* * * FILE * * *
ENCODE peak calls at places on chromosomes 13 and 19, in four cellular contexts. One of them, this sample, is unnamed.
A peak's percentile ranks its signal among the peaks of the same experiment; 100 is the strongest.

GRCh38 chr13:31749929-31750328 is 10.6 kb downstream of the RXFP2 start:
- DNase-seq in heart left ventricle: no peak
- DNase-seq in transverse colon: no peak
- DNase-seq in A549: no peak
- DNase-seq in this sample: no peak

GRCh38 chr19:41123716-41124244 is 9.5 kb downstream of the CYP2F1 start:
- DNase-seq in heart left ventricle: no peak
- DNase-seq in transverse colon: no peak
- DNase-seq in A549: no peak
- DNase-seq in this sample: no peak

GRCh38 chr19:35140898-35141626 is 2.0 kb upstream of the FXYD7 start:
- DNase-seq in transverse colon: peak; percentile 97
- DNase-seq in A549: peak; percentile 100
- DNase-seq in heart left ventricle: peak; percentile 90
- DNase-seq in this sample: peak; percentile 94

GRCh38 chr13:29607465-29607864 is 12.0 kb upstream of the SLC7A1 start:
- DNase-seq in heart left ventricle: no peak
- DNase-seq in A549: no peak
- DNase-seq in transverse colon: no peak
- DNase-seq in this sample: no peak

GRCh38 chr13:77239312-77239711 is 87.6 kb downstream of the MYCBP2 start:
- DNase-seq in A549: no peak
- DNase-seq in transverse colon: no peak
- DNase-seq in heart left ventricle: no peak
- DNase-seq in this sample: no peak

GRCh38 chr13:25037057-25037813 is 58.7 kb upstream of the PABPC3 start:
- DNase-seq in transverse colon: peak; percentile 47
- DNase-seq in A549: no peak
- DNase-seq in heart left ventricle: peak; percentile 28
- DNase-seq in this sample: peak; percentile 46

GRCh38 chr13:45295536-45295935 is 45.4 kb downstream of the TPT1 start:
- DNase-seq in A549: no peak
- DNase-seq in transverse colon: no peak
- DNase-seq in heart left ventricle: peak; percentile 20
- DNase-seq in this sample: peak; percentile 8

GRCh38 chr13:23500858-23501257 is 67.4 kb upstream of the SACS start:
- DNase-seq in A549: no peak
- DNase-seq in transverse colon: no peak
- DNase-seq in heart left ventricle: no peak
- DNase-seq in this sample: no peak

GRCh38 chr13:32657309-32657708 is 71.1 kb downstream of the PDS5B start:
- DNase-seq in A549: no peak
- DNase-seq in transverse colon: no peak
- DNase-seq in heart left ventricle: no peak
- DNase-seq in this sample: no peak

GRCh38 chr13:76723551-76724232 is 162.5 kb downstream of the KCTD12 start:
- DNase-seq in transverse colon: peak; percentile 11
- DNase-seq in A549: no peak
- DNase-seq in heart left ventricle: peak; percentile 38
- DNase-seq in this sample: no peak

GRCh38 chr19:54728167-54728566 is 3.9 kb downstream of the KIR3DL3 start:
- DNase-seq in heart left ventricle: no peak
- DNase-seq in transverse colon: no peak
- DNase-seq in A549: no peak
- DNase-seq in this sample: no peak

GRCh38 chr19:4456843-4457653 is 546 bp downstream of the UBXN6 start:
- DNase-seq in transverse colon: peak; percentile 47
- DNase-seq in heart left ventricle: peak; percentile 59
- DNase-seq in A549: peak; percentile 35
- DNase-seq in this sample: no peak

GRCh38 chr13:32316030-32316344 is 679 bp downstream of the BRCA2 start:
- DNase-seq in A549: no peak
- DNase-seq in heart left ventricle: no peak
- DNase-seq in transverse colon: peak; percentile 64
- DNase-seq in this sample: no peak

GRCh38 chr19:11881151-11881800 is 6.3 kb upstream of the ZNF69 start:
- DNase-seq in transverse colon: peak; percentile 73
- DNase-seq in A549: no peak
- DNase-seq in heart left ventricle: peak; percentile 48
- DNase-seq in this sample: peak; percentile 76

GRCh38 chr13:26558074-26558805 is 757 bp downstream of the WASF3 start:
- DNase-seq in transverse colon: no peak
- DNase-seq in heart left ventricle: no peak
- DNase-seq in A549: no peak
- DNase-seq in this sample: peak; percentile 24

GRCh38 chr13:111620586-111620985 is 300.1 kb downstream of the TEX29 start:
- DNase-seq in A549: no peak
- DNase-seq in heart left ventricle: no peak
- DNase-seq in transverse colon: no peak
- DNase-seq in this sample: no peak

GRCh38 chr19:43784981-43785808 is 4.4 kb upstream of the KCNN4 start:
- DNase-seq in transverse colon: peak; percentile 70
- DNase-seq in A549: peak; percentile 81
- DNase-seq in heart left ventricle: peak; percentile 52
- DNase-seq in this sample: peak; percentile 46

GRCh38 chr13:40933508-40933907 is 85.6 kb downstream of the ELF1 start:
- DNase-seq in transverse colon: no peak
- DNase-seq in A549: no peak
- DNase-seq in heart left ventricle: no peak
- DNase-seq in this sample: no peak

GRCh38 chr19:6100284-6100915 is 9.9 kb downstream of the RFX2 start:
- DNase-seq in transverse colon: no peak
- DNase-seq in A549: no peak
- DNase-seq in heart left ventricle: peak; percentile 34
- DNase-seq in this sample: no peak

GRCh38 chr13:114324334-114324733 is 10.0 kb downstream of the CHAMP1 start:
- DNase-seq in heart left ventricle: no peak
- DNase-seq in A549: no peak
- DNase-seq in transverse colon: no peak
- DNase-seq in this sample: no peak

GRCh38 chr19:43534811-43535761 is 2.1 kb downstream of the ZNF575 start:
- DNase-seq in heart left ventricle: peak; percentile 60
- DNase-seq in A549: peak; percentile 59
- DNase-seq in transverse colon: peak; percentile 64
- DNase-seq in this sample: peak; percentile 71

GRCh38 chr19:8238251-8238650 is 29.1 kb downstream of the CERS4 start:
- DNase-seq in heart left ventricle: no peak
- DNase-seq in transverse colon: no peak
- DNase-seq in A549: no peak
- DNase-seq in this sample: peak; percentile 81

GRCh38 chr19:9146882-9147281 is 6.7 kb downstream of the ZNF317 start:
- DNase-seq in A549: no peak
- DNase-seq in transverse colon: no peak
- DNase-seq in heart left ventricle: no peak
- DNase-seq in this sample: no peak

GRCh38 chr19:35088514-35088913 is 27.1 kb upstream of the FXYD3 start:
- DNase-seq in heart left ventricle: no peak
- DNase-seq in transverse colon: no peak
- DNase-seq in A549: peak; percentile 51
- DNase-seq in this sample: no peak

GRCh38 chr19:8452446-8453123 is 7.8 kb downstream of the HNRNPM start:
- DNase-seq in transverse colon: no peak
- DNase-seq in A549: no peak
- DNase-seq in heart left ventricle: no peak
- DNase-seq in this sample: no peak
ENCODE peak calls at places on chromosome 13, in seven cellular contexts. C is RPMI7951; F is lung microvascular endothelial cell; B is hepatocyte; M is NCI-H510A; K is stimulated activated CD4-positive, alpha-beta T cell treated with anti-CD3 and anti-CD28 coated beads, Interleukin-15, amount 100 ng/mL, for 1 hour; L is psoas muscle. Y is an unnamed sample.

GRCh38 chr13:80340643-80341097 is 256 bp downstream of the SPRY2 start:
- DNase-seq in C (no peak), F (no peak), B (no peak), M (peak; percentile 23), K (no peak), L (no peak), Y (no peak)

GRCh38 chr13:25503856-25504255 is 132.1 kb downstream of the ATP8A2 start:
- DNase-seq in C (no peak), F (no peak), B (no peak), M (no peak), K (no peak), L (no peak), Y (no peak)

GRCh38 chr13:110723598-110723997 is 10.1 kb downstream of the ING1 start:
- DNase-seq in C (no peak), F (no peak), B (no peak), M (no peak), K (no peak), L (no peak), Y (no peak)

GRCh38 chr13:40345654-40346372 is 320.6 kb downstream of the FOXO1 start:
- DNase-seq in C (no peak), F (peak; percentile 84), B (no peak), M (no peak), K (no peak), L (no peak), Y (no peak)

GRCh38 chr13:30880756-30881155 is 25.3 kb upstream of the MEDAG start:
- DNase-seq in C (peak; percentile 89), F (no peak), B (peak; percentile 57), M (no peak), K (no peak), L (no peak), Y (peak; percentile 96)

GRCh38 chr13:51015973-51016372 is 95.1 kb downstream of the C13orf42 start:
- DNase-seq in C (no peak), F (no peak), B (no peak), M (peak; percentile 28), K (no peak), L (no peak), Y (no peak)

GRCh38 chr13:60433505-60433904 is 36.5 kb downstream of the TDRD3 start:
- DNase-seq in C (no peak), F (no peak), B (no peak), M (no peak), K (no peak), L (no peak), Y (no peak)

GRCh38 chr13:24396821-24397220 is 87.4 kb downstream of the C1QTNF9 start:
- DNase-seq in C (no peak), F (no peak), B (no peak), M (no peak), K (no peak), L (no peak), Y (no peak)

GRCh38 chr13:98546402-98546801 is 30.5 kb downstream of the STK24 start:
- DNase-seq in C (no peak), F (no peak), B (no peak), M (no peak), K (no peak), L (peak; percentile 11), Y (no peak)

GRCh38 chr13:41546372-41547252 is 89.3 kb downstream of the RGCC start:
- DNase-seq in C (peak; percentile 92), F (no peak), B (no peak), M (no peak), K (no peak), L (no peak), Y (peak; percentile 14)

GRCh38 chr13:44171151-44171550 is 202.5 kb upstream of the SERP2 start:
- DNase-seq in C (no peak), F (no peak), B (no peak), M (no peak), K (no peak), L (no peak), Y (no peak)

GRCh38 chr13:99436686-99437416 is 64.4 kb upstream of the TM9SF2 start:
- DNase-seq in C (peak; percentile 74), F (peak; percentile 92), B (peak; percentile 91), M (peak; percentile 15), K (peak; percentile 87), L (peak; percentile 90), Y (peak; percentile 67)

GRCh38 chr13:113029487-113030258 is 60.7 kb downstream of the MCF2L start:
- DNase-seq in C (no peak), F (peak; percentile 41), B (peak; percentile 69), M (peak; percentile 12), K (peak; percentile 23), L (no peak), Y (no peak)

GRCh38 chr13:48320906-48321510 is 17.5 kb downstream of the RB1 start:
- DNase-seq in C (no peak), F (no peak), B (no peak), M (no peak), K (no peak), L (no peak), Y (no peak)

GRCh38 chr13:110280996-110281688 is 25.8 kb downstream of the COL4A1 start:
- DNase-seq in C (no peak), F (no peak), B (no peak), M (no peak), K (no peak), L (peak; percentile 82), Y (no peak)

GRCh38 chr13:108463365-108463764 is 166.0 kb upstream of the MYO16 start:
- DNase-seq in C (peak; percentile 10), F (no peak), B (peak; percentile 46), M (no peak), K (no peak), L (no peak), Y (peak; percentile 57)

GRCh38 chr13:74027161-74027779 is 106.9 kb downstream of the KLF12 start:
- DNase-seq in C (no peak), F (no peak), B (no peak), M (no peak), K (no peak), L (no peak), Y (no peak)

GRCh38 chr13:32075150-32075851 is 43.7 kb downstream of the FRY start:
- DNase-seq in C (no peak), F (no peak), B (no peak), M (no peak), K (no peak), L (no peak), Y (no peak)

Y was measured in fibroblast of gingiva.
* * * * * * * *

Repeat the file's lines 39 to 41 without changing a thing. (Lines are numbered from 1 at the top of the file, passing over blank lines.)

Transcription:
- DNase-seq in A549: no peak
- DNase-seq in transverse colon: no peak
- DNase-seq in heart left ventricle: no peak